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Thursday, June 16, 2005 

A good feeling

Watching the Conyers hearings today, I couldn't help getting pumped up. Maybe it's wishful thinking, but it just seems like this thing has finally achieved critical mass. The panel was terrific:

Joe Wilson provided a detailed breakdown of the Niger uranium claim, probably the best single example of the administration's misuse of intelligence and utter disregard for the truth.

Cindy Sheehan put a human face on the issue with her incredibly moving testimony about her son who was killed in action in Iraq.

Ray McGovern delivered a scathing indictment of the Bush administration's corruption of our intelligence agencies, pointing in particular to Cheney's numerous "visits" to the CIA. Anyone who has ever worked under a domineering boss could relate.

John Bonifaz provided a legal framework for understanding what the DSM shows and that, even as things stand today, it represents more than adequate grounds for a Resolution of Inquiry so the House can begin hearings into whether the administration lied to Congress and the American people.

But what was most encouraging was the number of US Representatives who took the time to attend and participate in the hearing, even if only between votes taking place upstairs. The tiny room was packed (a much larger room was available, but the House leadership wouldn't let Conyers use it). There were half a dozen TV cameras and journalists craned their necks to get a view of people speaking.

Just for kicks I checked our site stats as the hearing progressed--we were getting almost one visit every second, and at 27,000 for the day we're already well above our average. But these numbers don't mean nearly as much as the 540,000 signature Conyers got on his letter, or the 122 reps who have now signed on as well.

As Congressman Conyers said in his closing, this is only the beginning of our work. Much more remains to be done. But right now, I feel better about our prospects for getting it done than I have, well, ever.

Watching the Hearing...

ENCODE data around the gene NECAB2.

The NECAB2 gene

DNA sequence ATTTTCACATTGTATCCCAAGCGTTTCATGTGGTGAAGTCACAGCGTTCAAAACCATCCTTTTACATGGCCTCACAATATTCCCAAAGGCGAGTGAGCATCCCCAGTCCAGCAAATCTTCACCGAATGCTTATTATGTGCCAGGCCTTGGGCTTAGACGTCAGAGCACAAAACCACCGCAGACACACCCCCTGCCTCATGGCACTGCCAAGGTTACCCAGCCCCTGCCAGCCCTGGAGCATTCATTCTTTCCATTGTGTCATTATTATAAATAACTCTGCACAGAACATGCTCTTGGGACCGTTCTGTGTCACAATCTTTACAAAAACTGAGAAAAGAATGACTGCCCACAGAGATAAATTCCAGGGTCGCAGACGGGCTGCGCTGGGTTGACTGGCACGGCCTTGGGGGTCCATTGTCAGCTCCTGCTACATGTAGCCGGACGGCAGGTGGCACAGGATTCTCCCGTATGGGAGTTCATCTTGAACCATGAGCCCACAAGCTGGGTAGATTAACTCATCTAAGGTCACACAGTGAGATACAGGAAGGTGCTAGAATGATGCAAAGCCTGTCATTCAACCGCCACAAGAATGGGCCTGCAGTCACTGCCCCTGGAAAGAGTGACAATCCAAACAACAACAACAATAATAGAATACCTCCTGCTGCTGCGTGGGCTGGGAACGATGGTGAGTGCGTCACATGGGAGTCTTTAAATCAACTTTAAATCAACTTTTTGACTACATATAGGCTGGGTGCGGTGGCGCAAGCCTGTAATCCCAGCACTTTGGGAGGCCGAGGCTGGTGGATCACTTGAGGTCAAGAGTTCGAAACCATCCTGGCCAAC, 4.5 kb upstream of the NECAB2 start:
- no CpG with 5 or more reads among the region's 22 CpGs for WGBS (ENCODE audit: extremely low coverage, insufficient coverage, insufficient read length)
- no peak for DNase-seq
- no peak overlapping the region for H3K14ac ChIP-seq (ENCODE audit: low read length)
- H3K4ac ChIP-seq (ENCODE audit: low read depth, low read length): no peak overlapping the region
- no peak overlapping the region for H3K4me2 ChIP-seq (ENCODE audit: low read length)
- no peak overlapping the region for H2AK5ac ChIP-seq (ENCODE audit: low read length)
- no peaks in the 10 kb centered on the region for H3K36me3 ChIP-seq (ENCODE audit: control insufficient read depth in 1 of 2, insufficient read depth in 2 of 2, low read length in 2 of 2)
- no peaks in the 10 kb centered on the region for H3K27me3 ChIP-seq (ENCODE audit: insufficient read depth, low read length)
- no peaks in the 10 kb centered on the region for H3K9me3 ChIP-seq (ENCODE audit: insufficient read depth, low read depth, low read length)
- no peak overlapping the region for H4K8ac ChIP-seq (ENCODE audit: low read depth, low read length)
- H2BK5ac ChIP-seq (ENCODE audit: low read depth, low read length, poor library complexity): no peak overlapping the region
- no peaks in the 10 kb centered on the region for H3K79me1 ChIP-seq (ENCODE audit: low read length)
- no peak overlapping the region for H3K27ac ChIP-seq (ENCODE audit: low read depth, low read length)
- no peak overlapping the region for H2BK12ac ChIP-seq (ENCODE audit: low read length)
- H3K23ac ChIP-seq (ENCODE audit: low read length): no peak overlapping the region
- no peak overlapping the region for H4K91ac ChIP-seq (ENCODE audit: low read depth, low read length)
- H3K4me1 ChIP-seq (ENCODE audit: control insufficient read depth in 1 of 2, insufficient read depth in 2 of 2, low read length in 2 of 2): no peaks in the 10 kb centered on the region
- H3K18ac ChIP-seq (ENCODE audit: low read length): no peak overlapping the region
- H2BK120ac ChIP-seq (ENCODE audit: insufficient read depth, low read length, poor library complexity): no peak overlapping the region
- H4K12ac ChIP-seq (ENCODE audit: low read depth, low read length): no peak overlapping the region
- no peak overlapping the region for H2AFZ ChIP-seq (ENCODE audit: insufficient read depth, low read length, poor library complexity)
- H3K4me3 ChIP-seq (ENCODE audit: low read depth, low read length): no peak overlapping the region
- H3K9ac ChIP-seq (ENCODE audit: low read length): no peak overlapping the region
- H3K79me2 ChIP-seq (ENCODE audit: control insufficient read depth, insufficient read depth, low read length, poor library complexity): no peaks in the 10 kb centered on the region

.. we here on the downingstreetmemo.com team are glued to our screens watching Rep. Conyers and company rock! A comprehensive report coming when the hearing is concluded.

What's wrong with the media: a microcosm

Today I was interviewed by our local CBS affiliate (KPIX, SF Bay Area) for a story about what are now collectively being called the "Downing Street Memos." Watching the report on the 11 o'clock news, I realized I was seeing the two greatest failings of the mainstream media being played out before my eyes.

The first is as old as the press itself: sensationalism. The report focused only on the splashiest quotes from the series of UK documents and failed to explain them in any detail. While I was inwardly pleased to see things like, "it seems like a grudge between Bush and Saddam" in big letters on my TV screen, I realized that this wasn't going to tell people what they needed to know. Phrases like that might sell ad space, but they don't necessarily inform people.

The larger problem, however, was how the report allowed inaccurate statements to go unchallenged in the interest of "balance". In my interview, I noted that no one in either the Bush or Blair administrations has denied the various documents' authenticity. This is a fact. But the "other perspective", provided on the broadcast by a local GOP operative, suggested that the provenance of the memos was dubious, saying that they should be regarded as in the same vein as Dan Rather's memos.

To anyone who follows the news this statement is, at best, hyperbolic. At worst, it's misleading, but don't count on your local evening news to tell you that. My comments didn't make the final cut, but Mr. Memogate's did--unchallenged.

This he said/she said type of journalism is, unfortunately, the only variety the major news outlets are willing to practice anymore. They don't seek truth--they just put up two opposing views and leave the viewer to decide whose story fits their preconceptions better. The reporter could easily have asked my foil to explain why, if the memos were faked, no one at the meetings they documented has said so. Would it reveal a "liberal bias" to ask for clarification in light of established facts?

If calling people on their bullshit makes me a liberal, then color me blue.

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